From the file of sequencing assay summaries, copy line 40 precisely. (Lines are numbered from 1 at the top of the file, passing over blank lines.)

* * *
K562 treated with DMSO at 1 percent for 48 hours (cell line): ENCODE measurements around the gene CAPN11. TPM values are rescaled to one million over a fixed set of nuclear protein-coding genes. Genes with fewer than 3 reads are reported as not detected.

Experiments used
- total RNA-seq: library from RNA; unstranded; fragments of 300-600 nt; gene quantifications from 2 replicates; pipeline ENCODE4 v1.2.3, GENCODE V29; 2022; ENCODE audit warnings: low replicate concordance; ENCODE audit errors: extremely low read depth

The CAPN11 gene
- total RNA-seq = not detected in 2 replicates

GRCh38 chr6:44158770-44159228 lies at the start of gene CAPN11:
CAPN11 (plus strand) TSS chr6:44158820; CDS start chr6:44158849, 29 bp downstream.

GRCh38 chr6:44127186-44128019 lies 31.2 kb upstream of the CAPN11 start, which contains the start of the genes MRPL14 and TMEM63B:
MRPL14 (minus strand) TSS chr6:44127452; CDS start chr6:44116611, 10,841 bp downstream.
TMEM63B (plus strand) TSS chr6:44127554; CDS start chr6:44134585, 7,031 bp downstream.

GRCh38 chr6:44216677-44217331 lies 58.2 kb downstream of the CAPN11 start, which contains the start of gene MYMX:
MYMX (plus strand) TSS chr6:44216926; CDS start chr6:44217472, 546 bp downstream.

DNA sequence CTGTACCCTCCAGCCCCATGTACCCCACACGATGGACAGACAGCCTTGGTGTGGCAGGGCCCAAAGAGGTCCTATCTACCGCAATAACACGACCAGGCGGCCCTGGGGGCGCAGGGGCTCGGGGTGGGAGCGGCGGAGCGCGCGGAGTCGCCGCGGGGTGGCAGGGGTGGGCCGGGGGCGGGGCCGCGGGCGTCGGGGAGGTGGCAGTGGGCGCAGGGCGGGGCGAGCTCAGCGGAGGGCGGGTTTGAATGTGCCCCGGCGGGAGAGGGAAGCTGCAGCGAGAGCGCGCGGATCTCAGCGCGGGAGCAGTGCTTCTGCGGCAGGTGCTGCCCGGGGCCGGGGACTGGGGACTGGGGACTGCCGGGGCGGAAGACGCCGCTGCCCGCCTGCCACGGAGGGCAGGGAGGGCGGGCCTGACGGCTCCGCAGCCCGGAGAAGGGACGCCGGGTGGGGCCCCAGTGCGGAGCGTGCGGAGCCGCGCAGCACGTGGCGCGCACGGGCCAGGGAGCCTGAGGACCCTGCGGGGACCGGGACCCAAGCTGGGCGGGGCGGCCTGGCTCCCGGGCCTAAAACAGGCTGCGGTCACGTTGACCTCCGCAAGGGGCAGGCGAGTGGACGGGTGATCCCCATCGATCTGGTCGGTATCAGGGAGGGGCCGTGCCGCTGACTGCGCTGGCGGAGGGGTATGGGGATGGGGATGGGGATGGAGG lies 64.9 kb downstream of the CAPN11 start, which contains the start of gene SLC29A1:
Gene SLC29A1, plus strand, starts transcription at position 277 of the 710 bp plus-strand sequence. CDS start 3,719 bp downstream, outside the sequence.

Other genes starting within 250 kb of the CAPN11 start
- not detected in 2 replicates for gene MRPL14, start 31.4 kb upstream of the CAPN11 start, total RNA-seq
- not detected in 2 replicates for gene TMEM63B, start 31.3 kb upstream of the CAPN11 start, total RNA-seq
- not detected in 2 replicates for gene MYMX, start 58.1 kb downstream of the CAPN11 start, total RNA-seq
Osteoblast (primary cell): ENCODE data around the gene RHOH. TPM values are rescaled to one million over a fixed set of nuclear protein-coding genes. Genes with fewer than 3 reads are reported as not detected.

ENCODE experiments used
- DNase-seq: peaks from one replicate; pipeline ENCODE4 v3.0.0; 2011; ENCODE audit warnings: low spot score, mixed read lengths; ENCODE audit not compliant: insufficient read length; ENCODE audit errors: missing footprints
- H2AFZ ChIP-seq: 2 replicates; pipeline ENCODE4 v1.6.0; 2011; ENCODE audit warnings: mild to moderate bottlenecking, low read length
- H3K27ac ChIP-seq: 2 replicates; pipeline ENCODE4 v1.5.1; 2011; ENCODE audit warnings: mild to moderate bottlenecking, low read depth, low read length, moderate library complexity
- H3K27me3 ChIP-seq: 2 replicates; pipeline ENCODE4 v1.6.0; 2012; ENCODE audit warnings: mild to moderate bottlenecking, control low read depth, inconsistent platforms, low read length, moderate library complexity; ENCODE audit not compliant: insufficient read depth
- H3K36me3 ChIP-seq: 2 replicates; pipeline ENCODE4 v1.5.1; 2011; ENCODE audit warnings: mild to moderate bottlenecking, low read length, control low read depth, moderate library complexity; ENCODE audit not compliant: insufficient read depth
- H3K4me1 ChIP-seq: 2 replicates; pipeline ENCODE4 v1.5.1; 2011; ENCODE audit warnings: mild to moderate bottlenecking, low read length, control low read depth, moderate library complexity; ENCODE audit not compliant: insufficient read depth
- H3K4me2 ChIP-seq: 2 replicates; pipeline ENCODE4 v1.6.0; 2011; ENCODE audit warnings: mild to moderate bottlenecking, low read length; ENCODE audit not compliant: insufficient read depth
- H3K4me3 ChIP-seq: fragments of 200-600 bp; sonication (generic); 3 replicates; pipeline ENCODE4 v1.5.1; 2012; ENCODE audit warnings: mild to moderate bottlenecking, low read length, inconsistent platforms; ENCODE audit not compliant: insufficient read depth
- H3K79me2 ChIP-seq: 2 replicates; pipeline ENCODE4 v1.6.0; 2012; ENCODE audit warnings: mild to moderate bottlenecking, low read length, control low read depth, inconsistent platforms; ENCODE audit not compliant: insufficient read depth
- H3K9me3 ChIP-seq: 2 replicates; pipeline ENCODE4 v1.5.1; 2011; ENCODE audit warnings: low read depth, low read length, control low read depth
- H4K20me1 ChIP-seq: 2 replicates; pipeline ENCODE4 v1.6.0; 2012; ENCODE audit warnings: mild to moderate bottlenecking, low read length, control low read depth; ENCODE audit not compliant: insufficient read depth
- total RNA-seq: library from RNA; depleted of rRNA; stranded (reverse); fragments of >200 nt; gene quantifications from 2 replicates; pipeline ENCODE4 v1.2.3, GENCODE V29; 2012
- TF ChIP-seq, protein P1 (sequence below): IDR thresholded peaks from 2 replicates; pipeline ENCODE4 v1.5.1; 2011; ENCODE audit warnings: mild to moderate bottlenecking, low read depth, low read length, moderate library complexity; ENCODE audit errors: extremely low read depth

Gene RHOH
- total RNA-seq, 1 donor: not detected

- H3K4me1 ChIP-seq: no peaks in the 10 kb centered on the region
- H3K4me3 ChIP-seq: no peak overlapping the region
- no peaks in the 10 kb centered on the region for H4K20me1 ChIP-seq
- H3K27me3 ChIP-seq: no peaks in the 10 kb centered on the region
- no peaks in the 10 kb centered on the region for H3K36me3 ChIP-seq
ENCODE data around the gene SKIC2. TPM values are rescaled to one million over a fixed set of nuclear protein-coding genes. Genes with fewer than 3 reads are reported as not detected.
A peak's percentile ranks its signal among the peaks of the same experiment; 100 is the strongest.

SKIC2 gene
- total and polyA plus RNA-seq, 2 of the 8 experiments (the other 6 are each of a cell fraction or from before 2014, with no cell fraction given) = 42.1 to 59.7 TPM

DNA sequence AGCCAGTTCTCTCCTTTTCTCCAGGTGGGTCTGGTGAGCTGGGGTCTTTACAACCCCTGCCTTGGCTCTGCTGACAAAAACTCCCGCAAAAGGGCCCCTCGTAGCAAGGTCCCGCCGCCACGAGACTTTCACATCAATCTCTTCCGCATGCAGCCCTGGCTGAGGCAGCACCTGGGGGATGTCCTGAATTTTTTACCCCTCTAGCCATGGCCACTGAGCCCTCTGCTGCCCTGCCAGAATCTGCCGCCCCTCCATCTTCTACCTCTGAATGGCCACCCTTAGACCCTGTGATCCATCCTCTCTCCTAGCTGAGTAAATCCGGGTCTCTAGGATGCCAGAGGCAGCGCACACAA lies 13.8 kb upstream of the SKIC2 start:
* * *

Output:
- no peaks in the 10 kb centered on the region for H3K36me3 ChIP-seq